Any thoughts on this guys? Any quick fixes and genius solutions?




Leave a Comment

Your email address will not be published. Required fields are marked *


  1. 'Demola

    February 25, 2016 at 13:15

    Quick fixes? Stop over-regulating everything, perhaps? Funny Fashola is Minister in charge of that sector. He always emphasized the need to respect contracts to build investor confidence. You agree with Nigerian Electricity REGULATORY Commission on new tariffs and the Senate thinks it’s their jobs to regulate the regulator because the prices are ‘ultra wicked”. Same way they are trying to regulate “exploitative” pricing for a private company(DSTV’s) used by less than 1% of the country. Same problems in Rice, Auto, Cement. Everything. Let’s not even talk about currency. Emotional regulation breeds corruption, creates opportunities for arbitrage. I don’t expect any rational investor to invest in power if the Senate can cancel contracts because it is ‘ultra-wicked”, and when monetary policy changes every single day, and you lose 50% of your investment on currency one week after you move in. Stop ranting, ‘Demola.

  2. Nneka Agbim

    February 27, 2016 at 11:18

    See my Energy Lawyer spilling some energy juice!!!!! MF would be proud!!!!!

    • Kachee ||

      February 28, 2016 at 19:06

      You know this!! Xx


    February 29, 2016 at 11:50

    The mind needs to be prepared when visiting the country…….ndo……things will get better……….wait till rainy season before visiting cuz this weather is really helping boli sellers as they don’t need charcoal anymore to roast their plantains…….lol……………….the power situation has improved in some areas though……….btw this post needs to get to Fashola’s office……..xx….Xx

  4. godwin Lloyd

    April 6, 2016 at 06:17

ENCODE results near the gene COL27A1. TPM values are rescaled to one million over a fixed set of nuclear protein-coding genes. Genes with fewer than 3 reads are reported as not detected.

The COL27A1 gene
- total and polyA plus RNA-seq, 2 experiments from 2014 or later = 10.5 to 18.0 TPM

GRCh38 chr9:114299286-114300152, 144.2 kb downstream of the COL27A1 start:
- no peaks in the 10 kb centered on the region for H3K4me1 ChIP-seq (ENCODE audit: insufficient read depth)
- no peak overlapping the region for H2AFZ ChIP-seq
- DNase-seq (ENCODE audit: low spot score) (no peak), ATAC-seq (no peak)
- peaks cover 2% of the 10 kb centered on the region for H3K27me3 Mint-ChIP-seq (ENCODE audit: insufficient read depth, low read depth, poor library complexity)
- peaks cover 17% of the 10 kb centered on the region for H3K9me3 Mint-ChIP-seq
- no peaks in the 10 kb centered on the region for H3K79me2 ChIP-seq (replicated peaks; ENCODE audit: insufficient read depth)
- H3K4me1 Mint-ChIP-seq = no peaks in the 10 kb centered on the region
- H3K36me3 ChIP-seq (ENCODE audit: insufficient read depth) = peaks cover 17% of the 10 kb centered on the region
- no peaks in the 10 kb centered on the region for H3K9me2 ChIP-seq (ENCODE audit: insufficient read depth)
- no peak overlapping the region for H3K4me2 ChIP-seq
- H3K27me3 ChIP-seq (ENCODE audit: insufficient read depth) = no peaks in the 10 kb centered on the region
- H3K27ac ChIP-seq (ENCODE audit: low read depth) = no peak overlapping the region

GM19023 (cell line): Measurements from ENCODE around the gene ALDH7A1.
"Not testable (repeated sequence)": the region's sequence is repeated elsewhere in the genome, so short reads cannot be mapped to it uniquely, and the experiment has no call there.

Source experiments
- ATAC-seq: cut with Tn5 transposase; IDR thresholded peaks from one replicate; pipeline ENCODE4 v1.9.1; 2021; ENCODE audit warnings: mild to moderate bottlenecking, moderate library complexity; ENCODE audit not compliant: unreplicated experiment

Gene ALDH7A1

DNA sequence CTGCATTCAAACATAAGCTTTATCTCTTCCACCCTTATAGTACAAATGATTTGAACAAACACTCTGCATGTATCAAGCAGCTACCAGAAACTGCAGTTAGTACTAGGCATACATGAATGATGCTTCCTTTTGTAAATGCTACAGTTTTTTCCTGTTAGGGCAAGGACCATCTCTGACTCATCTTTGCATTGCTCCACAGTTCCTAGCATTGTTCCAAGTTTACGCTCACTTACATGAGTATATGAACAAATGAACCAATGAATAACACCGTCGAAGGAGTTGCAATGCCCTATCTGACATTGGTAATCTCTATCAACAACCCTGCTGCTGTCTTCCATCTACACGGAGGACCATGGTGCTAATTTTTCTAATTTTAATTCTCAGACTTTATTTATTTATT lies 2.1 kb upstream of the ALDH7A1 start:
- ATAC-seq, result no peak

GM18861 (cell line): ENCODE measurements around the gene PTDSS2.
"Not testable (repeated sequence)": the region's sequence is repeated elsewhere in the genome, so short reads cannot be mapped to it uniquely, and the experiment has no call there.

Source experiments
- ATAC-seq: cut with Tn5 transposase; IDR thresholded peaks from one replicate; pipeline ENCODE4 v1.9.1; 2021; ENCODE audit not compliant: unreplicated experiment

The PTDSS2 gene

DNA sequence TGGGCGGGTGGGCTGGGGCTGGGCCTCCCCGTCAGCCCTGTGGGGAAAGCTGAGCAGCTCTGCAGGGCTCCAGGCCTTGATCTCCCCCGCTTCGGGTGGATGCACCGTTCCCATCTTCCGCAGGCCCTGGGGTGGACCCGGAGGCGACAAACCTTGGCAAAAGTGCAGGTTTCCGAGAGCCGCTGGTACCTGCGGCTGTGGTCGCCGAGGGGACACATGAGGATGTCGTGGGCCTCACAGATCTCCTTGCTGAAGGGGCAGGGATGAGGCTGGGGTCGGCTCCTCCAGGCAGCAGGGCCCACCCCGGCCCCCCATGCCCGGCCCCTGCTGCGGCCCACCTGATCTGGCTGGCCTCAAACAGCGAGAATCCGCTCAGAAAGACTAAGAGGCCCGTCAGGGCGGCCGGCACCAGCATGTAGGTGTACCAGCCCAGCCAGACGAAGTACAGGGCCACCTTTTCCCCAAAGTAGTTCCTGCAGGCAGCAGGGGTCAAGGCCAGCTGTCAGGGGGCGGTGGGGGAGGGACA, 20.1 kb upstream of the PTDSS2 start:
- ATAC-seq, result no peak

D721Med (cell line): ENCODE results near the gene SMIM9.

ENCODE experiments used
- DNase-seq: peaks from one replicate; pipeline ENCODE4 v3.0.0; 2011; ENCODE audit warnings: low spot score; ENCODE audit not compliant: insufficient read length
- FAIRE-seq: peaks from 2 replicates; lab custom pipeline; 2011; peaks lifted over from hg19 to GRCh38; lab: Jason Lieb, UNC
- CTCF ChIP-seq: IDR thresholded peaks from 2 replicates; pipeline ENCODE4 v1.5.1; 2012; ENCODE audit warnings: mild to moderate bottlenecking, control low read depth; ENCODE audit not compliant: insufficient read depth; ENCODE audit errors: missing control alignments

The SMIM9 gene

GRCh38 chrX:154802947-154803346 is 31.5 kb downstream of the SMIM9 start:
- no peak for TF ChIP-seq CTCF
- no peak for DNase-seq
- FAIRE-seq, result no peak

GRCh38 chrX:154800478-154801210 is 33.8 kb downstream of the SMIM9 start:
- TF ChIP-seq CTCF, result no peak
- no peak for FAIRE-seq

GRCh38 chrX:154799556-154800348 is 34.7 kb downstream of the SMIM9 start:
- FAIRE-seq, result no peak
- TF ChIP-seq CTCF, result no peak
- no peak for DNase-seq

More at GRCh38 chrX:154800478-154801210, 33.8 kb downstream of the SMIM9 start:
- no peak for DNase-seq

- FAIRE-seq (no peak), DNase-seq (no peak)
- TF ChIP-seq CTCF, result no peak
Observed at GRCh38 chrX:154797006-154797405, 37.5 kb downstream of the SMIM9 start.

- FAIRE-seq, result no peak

Hi, it’s so true that we can’t fix the corruption in one day, but until we get some major parts of the leadership right, sad truth is we can’t go further… I’ve sadly talked to investors on different sectors and when they get involved, execution becomes a pain in the neck, you have to lobby almost everybody to get things approved, spending the money already budgeted for these projects… And the annoyingly sad part is these are things that would help everyone… The investors don’t care about these, when they see their money is being wasted, they back out and you can’t really blame them… I love my country so much, but it’s a struggle to be Nigerian on some days…

    • Kachee ||

      April 7, 2016 at 14:13

      I agree with you 100%. Investors are willing to invest, but the climate is not conducive at all. So much lobbying and ‘bribing’ for even the most simple things. Nigeria is such an amazing place, if only we can get leadership and infrastructure right.

  5. Philip Amiola

    May 12, 2016 at 08:15

    Thanks for this brilliant piece, Kachee. I’ve been thinking along these lines too. It’s good to see that there’s a bright side to the “dark story”.Are you aware of the partnership between Lumos and MTN to make clean electricity affordable in Nigeria?

    • Kachee ||

      May 13, 2016 at 09:58

      Hi Philip!Thanks so much for this comment. There is indeed a bright side and we hope we see it real soon! I wasn’t aware of the partnership. Thanks for bringing that to my attention. I’ve researched it briefly and it looks like a really good initiative especially as solar energy is being used!. Hopefully we’ll see more like this.

  6. Abby

    August 16, 2016 at 22:16

    I currently work in the Power sectorand the level of decay is terribly mind boggling.For quick fixes the Discos need to ensure all consumers get meters installed(of course with no by passing but then again its Nigeria, even the officials will help you bypass your meter for a kickback.smh)It takes years to build a generation plant, the transmission grid needs to be expanded as well.The solution isnt exactly rocket science if only the concerned parties will do the right thing.

    • Kachee ||

      August 16, 2016 at 22:22

      You do? We should talk!Definitely the grid needs to be expanded and like you said all this isn’t so much rocket science – we just need to step up! Thank you so much for this comment. Hopefully we’ll get there eventually!

      • Abby

        August 16, 2016 at 23:53

        Yes I do! Sure i can share the bits I know, ready when you are 🙂